Sarandon stood opposite Walsh, reviewing the tools in his kit: scalpel; surgical scissors; the wickedly sharp, long-bladed implement called a bread knife; and forceps, known as “pickups” by coroners everywhere. His assistant bustled about, making arcane preparations, while Sarandon turned on the microphone hanging over the table and dictated his opening remarks, beginning with today’s date, January 31.

Walsh briefly shut his eyes. It was a date he’d been dreading since Martha Eversol’s disappearance exactly one month ago.

Sarandon examined the body, finding ligature marks on the wrists and ankles-“antemortem,” he noted, pointing to the swollen redness of the wounds. But of course they would be antemortem. There was no point in tying up the woman after she was dead. Martha Eversol had been bound while alive. She had been kept that way for precisely four hours. Walsh was sure of it.

Sarandon, humming a pleasant air that sounded suspiciously like a show tune, found bruises on Martha Eversol’s neck. Antemortem or perimortem. Before death or at the moment of death.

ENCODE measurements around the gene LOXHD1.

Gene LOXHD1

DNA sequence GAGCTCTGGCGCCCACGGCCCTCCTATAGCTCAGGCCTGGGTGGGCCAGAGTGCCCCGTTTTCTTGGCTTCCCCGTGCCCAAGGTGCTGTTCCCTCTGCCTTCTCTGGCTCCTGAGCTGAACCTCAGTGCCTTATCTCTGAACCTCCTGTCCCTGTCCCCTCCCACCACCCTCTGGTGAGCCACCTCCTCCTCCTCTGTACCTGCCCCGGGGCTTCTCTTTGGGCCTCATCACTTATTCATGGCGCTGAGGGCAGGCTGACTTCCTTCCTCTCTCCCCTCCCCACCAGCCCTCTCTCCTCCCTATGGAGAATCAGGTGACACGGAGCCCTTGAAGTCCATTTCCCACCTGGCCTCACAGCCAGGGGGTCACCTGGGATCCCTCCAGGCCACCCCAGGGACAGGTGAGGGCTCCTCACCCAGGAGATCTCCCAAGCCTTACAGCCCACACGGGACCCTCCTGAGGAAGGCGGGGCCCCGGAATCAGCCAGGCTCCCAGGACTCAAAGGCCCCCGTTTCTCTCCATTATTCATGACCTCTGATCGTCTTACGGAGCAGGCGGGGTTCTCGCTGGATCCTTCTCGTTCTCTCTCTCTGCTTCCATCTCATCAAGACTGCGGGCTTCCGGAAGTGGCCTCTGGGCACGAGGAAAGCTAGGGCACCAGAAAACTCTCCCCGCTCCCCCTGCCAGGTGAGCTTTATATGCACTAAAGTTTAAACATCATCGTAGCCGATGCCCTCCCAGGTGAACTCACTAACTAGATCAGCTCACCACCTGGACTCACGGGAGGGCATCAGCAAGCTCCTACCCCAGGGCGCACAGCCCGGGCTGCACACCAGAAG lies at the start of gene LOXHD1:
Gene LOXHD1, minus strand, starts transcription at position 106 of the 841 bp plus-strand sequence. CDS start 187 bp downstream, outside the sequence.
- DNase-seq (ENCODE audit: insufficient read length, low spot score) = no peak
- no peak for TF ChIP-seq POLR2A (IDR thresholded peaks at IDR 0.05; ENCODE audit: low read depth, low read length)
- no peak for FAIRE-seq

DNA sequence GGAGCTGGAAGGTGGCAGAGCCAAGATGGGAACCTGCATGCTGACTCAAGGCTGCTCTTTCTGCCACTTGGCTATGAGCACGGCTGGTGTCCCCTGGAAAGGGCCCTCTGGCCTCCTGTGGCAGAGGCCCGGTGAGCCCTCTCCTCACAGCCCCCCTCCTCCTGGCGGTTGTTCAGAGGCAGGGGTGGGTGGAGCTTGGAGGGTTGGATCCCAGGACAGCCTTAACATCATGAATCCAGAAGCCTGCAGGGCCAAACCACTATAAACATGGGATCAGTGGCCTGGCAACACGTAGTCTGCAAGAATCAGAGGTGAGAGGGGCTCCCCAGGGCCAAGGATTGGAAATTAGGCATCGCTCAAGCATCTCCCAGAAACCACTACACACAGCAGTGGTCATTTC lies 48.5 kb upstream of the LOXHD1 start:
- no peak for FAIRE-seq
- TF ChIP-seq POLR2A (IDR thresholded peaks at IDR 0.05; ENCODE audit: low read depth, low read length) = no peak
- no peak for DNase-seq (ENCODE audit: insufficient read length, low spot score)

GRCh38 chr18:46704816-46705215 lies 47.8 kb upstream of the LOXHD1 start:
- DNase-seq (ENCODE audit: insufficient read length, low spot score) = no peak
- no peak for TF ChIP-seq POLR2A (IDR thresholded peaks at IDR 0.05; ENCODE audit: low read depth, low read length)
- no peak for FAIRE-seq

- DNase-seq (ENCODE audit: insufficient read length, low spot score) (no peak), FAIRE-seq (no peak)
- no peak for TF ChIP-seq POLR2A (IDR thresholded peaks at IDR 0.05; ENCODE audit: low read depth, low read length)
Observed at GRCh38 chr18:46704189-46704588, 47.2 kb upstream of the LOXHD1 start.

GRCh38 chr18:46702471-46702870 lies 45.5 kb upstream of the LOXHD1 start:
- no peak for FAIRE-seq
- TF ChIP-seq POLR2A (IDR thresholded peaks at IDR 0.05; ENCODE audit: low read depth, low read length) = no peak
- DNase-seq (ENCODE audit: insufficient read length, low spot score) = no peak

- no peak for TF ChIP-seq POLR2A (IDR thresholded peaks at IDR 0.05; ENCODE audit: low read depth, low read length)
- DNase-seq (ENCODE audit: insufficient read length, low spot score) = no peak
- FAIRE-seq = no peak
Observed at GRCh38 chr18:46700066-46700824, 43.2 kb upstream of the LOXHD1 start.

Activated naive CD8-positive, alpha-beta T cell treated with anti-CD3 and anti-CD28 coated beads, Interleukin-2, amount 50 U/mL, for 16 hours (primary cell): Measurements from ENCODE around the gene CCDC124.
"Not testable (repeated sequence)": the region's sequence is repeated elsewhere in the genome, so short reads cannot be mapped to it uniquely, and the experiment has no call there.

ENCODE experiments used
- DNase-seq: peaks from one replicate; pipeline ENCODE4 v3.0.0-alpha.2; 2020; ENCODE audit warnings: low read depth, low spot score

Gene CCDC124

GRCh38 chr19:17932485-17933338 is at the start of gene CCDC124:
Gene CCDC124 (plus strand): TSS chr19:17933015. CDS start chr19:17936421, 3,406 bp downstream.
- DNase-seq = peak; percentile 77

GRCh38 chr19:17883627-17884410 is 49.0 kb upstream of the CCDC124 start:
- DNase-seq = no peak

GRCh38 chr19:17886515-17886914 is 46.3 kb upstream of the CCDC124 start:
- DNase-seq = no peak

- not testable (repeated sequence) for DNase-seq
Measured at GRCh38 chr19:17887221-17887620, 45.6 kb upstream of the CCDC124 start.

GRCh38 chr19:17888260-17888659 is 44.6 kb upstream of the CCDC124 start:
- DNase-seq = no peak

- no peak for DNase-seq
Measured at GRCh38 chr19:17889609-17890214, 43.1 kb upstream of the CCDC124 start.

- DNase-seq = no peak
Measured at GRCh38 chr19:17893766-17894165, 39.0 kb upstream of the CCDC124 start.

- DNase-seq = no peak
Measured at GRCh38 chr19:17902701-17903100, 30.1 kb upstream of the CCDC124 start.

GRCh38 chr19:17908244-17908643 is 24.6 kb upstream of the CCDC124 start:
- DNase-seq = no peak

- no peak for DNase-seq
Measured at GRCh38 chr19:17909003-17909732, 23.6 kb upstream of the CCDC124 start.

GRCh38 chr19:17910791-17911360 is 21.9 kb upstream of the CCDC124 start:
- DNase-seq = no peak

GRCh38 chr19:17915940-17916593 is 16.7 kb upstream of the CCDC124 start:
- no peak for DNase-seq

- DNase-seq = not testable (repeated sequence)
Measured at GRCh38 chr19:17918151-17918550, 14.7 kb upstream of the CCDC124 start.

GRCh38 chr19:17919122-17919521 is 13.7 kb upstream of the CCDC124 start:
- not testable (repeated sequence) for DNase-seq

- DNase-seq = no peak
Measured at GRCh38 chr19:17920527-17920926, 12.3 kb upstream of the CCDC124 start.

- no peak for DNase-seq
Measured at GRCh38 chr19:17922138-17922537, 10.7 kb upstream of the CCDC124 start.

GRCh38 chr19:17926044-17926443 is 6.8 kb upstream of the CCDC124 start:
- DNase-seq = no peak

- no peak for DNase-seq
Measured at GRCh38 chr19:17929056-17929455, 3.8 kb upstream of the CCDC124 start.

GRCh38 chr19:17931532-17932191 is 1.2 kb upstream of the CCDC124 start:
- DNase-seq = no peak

“Consistent with manual strangulation?” Walsh asked, already knowing the answer.

Sarandon nodded curtly, not removing his gaze from the body. “Consistent, but we won’t know for sure until we look at the trachea.” He peeled back the corpse’s eyelids and noted pinpoint hemorrhages on the insides of the lids and in the whites of the eyes. “Additional evidence of strangulation. Still not conclusive.”

Walsh nodded. Manual strangulation closed off the arteries at the sides of the neck but left open the artery at the nape. Blood would continue pumping into the head but would be unable to leave. As blood pressure rose, capillaries burst, producing telltale petechial hemorrhages.

“How about the tattoo?” Walsh asked.

Sarandon interrupted his humming. “You haven’t seen it?”

“The body was still clothed at the dump site. I heard SID found the tat when they undressed her.” He pronounced it “sid,” but he meant the Scientific Investigation Division-the crime-scene specialists.

“Yeah, they did. Just wait till we get a few pictures, and I’ll show it to you.”

Sarandon’s assistant shot a roll of 35mm photos of the body. Then the ME and his helper eased Martha Eversol off the body block that supported her torso. The corpse slipped onto its side, exposing the left shoulder, and there on the shoulder blade was the tattoo.